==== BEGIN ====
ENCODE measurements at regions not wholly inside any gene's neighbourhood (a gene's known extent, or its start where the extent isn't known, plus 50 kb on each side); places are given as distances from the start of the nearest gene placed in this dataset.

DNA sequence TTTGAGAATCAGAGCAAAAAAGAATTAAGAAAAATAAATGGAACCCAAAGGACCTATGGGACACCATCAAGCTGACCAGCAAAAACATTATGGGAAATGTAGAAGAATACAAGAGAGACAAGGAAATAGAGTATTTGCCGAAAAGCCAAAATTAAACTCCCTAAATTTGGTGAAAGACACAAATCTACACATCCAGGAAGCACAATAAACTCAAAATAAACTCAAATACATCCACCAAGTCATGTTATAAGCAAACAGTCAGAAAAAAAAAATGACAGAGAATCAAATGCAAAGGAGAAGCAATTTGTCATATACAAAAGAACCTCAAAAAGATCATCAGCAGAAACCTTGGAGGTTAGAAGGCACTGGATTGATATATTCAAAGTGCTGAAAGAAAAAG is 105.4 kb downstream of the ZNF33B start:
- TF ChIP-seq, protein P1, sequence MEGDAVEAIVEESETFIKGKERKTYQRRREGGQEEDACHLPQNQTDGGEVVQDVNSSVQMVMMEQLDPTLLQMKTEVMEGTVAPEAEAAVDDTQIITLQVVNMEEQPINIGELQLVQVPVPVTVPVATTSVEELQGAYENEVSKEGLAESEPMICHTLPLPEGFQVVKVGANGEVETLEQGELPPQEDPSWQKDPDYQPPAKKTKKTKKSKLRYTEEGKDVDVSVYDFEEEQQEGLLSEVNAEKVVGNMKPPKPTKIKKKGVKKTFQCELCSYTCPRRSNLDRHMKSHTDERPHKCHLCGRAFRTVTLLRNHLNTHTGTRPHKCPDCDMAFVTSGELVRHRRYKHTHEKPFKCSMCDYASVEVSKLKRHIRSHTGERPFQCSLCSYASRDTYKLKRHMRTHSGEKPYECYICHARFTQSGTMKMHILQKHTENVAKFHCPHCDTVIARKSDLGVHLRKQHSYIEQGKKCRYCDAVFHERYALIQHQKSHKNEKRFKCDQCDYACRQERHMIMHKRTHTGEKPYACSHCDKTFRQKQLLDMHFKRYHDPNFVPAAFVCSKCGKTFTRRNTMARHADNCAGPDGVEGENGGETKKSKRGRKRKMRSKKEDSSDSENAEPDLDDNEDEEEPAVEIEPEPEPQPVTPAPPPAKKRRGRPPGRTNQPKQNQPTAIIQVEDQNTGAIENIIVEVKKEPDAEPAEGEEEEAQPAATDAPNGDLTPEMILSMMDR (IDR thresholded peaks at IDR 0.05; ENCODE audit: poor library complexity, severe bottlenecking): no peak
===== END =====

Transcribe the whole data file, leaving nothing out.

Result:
ENCODE measurements at regions not wholly inside any gene's neighbourhood (a gene's known extent, or its start where the extent isn't known, plus 50 kb on each side); places are given as distances from the start of the nearest gene placed in this dataset.

DNA sequence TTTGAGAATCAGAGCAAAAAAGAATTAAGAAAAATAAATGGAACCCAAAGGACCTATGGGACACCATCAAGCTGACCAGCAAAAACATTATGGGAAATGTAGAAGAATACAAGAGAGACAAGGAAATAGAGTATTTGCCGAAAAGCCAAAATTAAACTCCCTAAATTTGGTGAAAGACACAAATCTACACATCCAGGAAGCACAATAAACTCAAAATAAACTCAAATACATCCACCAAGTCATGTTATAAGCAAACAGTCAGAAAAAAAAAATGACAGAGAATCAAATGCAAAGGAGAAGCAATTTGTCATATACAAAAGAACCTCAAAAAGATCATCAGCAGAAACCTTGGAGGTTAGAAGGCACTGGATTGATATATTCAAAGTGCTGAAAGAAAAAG is 105.4 kb downstream of the ZNF33B start:
- TF ChIP-seq, protein P1, sequence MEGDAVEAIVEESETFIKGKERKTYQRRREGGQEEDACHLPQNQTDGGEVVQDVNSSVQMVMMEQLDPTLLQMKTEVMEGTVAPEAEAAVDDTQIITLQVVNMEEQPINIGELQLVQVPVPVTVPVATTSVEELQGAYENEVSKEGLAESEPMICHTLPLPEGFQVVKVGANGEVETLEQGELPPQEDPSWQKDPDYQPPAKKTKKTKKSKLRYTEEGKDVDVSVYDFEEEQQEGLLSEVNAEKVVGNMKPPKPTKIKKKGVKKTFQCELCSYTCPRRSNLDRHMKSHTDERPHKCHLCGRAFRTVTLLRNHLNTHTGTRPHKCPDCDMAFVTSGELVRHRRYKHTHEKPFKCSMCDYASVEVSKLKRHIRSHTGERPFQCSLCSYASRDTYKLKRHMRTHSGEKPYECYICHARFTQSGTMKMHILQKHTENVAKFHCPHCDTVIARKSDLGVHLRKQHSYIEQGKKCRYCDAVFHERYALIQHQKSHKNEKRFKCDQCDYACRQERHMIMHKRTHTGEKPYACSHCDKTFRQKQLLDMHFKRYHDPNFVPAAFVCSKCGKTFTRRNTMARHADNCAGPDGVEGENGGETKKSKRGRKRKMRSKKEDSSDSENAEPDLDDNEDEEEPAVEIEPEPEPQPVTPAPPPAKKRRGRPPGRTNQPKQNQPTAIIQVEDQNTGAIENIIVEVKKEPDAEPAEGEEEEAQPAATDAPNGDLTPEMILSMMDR (IDR thresholded peaks at IDR 0.05; ENCODE audit: poor library complexity, severe bottlenecking): no peak